The Oil Sands Weekly

The Oil Sands Weekly

Fort Mac wildfires add another $500 million to Alberta's deficit . . .  

Provincial Finance Minister Joe Ceci provided a first quarter update this week on the state of Alberta's budget. In short: 

  • The province's deficit will be $10.9 billion for this fiscal year, $527 million higher than previously estimated due to production outages and evacuations that resulted from the northern Alberta wildfires.
  • The NDP government isn't changing forecasts for spending or oil prices just yet, and remains committed to executing the plan as laid out in the original 2016 budget.

The full cost of the Wood Buffalo wildfires was reported at $647 million, including $300 million in lost royalties and revenues due to production outages around the Fort McMurray area. However, Alberta received $452 million in disaster assistance from the federal government, which helped reduce net loss to the province to $495 million. The wildfires have gone down as the most expensive natural disaster in Canada's history.

Provincial revenues increased by $708 million in the quarter due to better than expected oil prices and the $452 million transfer from the federal government. West Texas Intermediate has averaged US$45/bbl for the first fiscal quarter (which runs from April 1 to June 31), slightly higher than the US$42/bbl that had been projected.

CNOOC blames Canada for its first ever half-year loss . . . 

Hong-Kong based CNOOC Ltd. reported a US$1.2 billion loss for the first 6 months of the year, the first loss since the company became public in 2000. Much of those losses were blamed on a US$1.6 billion impairment charge for idling the Long Lake upgrader. The company's total oil output fell to 241.5 million boe, down 5% from the first half of 2015, the first decline since 1999.

Derailment in Ontario flares up concerns over rail safety . . . 

A train derailment in Ontario has renewed concerns over the transportation of dangerous goods through residential neighbourhoods. An estimated 1,200 litres of diesel was spilled in a Toronto neighbourhood when a westbound CP Rail train struck an eastbound train that was changing tracks. Although a number of new safety initiatives have been put in place for the rail sector, many communities would just prefer to move the rail lines outside of residential neighbourhoods.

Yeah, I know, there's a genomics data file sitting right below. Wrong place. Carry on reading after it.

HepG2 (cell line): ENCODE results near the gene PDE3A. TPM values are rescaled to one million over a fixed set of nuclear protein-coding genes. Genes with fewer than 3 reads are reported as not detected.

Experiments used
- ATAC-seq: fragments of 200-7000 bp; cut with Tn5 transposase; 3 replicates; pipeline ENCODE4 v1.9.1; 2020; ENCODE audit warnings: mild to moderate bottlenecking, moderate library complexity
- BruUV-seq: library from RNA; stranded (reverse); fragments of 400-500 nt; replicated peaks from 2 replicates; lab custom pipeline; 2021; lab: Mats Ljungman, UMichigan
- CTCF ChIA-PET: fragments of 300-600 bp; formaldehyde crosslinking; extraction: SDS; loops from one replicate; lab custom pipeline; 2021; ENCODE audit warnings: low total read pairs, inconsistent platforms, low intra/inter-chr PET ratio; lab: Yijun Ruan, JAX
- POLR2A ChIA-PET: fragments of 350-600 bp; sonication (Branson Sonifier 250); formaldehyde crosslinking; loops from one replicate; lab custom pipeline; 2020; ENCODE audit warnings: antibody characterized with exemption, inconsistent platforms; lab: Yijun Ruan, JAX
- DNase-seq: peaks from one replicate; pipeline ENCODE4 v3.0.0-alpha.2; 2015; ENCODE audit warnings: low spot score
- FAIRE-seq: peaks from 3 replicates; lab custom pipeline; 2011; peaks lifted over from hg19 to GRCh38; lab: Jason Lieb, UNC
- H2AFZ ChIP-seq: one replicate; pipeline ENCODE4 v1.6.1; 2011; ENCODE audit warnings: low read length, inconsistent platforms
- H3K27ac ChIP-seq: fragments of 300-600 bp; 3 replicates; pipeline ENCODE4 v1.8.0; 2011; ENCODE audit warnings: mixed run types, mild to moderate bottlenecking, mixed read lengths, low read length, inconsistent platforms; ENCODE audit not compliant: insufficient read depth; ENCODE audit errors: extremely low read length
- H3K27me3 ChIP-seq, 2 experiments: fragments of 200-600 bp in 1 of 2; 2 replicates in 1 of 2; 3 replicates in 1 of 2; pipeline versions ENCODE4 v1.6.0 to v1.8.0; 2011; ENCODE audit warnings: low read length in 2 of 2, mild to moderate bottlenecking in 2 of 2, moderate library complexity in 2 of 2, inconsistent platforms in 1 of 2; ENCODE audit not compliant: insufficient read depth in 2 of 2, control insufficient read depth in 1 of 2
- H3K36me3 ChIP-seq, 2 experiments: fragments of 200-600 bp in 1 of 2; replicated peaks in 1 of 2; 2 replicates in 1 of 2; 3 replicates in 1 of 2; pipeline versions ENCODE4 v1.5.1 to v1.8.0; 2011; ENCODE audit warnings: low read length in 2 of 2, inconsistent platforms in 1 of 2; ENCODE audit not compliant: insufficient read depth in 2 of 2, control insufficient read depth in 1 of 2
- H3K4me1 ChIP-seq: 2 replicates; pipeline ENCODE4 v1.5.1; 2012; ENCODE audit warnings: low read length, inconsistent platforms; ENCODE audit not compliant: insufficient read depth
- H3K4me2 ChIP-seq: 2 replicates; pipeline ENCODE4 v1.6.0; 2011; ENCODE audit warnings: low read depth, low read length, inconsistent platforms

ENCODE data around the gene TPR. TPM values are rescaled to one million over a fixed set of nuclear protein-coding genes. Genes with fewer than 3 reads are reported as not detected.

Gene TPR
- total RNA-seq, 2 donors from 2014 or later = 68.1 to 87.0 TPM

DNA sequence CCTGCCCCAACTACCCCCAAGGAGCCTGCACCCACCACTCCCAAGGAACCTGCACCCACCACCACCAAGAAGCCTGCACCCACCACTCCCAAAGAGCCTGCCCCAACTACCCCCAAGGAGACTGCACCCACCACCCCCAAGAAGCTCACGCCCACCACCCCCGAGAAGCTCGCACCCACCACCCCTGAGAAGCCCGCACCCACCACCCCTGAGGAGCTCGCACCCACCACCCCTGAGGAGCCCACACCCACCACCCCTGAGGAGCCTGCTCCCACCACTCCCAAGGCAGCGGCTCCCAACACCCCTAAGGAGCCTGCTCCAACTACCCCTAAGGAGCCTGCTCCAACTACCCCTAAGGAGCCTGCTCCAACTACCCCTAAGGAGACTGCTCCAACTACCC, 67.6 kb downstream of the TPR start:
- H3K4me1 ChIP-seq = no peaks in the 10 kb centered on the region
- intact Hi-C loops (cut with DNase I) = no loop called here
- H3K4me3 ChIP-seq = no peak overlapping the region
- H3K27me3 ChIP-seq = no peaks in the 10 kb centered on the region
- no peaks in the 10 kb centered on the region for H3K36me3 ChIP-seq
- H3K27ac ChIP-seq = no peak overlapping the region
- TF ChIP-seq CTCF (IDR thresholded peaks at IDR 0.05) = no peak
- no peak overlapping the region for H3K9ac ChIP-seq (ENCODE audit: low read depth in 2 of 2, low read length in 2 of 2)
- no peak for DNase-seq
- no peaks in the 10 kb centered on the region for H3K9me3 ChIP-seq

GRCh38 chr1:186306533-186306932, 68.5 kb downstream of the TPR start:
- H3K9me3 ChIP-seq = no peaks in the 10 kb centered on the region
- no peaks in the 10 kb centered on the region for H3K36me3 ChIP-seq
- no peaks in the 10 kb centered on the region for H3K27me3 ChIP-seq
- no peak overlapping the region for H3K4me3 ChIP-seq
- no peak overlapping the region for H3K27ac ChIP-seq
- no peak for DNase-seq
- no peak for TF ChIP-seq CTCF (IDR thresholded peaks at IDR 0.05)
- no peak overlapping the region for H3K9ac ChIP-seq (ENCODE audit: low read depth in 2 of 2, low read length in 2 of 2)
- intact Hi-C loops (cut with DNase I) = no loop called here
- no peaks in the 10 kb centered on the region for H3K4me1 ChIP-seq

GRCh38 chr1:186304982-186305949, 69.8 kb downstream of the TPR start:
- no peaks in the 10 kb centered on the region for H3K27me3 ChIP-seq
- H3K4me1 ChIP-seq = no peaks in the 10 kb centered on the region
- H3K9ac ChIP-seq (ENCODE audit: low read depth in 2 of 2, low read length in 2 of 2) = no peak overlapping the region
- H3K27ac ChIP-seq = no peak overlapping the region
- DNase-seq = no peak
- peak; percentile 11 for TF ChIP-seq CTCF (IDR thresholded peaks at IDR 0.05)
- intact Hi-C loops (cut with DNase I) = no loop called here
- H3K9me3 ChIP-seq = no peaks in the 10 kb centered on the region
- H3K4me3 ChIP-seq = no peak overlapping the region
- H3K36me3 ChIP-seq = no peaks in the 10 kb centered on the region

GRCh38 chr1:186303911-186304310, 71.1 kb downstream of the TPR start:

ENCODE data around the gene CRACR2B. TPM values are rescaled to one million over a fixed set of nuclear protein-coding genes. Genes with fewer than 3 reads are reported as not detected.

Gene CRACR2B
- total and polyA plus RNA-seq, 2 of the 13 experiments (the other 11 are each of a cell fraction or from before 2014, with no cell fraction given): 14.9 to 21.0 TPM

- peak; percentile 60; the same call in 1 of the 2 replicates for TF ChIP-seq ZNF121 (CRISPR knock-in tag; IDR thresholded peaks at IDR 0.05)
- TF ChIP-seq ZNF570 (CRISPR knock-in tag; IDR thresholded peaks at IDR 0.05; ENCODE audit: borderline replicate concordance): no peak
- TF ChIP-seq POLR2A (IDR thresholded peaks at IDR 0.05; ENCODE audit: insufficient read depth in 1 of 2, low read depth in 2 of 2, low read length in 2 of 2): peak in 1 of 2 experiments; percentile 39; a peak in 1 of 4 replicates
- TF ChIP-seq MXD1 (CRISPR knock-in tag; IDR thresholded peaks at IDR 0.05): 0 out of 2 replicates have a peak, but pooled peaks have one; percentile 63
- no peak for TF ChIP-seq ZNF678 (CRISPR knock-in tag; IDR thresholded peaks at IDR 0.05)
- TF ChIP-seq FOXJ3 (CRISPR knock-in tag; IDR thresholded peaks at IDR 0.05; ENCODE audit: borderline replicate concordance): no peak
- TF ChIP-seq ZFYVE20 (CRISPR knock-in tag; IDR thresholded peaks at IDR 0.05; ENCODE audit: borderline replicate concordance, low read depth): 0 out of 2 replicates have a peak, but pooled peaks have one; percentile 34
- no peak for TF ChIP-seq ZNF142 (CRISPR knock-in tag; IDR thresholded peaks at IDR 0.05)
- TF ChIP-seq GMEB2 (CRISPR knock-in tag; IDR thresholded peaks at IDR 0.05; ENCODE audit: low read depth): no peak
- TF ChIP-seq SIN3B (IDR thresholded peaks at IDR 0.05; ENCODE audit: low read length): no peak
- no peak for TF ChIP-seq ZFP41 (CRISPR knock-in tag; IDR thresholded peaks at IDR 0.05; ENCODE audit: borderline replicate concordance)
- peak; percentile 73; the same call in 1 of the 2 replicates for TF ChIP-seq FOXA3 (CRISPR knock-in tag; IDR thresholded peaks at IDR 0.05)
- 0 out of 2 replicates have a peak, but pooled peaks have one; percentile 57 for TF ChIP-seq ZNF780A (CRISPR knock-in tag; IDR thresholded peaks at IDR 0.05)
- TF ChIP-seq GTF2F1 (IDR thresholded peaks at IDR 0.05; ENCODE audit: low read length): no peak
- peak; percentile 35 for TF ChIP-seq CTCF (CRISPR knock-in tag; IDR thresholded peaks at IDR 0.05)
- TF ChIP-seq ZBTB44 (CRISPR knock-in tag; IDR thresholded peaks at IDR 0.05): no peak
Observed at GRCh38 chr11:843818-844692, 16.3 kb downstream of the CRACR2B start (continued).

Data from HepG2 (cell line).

A big part of the problem is that much of Canada was built around the rail lines, which was the primary mode of transport at the turn of the century. The rail companies maintain they were there first and shouldn't shoulder the entire cost of the relocation. The Québec town of Lac Mégantic developed a plan to reroute the rail lines around the downtown core after the deadly disaster in 2013, but there was no agreement on who will pay the estimated $150 million cost.

Loan losses in the energy patch begin to subside . . . 

Better than expected third quarter bank earnings were released this week. The banks seem to be signalling that bad loans in the energy patch seem to be subsiding, or at least not growing as fast. BMO, RBC, CIBC and TD all beat on earnings expectations this week.

The BDC posts a record Q1 . . .

The Business Development Bank of Canada (BDC) reported record net income and loan acceptances for the first quarter of 2016. The BDC earned a net income of $537.7 million, $68.6 million of which will go back to the Government of Canada.

The BDC partnered up with Alberta's ATB Financial earlier this year to make $1 billion available for struggling Alberta-based businesses, helping them to diversify into other sectors of the economy. 

Other Canadian energy news this week . . . 

Reuters is reporting that Imperial Oil is gearing up for a major shutdown at the Kearl Oil Sands mine, north of Fort McMurray. The planned maintenance outage is expected to last about 5 weeks. No word yet on impact to production.